The birth of God: why “individuality” is a modern concept

The way we think about our individuality is a modern concept.

We are used to think of ourselves as a subject, as the subject of our psyche, of our thinking activity and our feelings. 

We think there is a subconscious mind, no one has ever seen it, but since we are driven by things we are not conscious of, there must be one.

Our way of thinking about ourselves is a modern concept.

Even if we may say, the seed of the sense of individuality was planted by Jesus Himself (we will explore it in this post) its modern implications have a date of birth: 1637.

In this year Descartes published his most famous work, “Discourse on the method”, in which he exposed his principle: I think, therefore I am.

Descartes founded the modern subject when he started doubting about everything.

He understood that yes, we can and we should doubt about time, space, the existence of the others…we can doubt about everything, but not about doubting itself. So he established on this activity the existence of the self: I think, therefore I am.

Until then, Aristoteles statement has been the truth for thousands of years: man is a social animal (zoon politikon). With Descartes the modern concept of individual self was born: man is an individual, rational being. 

At the same time, modern “science” as we know it was born: the moment man saw himself as a finite being in an infinite world and he tried to dominate it by dividing it into fields of knowledge (through rational questioning, sometimes forgetting intuition)

That was also the birth of capitalism, that is more a religion than an economic system, a system based on the individual selfishness, capital enhancement through individual consumption, stimulated by desire of desiring, sense of guilt, false needs and fetishist idolatry.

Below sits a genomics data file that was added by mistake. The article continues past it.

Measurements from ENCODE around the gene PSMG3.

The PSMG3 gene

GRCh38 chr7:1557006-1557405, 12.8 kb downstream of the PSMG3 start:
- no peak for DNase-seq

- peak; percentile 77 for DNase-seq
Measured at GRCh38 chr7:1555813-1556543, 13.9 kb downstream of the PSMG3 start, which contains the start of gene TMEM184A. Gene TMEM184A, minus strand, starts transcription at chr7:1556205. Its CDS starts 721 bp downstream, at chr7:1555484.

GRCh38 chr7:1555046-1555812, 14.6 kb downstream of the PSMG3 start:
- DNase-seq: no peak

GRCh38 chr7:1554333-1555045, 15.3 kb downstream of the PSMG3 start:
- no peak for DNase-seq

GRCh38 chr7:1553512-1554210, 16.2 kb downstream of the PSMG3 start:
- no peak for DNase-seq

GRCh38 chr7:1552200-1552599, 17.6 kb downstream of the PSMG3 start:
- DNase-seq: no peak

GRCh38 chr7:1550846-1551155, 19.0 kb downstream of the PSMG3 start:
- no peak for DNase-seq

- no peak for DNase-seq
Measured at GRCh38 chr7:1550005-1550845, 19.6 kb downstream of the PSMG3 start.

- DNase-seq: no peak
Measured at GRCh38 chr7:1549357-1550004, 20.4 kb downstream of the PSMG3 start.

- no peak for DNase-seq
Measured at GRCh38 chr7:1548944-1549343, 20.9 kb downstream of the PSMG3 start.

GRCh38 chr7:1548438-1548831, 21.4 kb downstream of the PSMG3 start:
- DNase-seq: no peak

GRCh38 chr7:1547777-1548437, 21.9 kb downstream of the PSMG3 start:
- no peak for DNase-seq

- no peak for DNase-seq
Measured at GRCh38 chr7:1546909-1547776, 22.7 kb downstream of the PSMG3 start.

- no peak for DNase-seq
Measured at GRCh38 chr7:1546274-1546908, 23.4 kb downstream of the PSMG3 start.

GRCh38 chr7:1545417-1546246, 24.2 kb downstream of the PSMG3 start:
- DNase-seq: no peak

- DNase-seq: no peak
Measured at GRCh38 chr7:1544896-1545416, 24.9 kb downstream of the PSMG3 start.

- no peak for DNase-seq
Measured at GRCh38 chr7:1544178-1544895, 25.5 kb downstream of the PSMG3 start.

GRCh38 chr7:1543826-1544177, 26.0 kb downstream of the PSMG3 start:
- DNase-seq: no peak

After the modern subject was born, in fact the philosophic stage of mankind moved to England where capitalism was taking its first steps through common land expropriations by landlords, and where four British philosophers, in the same years of Descartes, imagined man as a rational selfish owner being. And this is the backstage of how we still think of mankind today.

The British philosophers, briefly but it’s important in order to understand the influence they still have nowadays, are:

HOBBES: who thought man is an atom of intelligent selfishness, who behaves in order to maximize profit;

LOCKE: who said private property comes from private labour made by the original property owner (while it’s not the case: historically private property comes from unilateral appropriation of common lands);

HUME: human nature is based on ownership and naturally tends to exchange goods and services (without any trace of ethical, cultural or philosophical backgrounds);

SMITH: who established the homo economicus, abolishing the ancient distinction between economy( needs satisfaction: based on use value) and chrematistics (commerce: based on exchange value, the creation of money) and who claimed that society is a “caos” of individual selfish atoms, coordinated by an “invisible hand” into a society. 

The old idea that man is a social atoms, and society was born out of the necessity to redistribute wealth in order to maintain balance in social relationships was long gone.

It was the premise of the industrial revolution and the scientific revolution, where the most important part of man was thought to be the reasoning mind.

And we gradually lost the knowledge of the difference between reason and intellect, a huge difference for the ancient people. By late 1700, they were synonyms.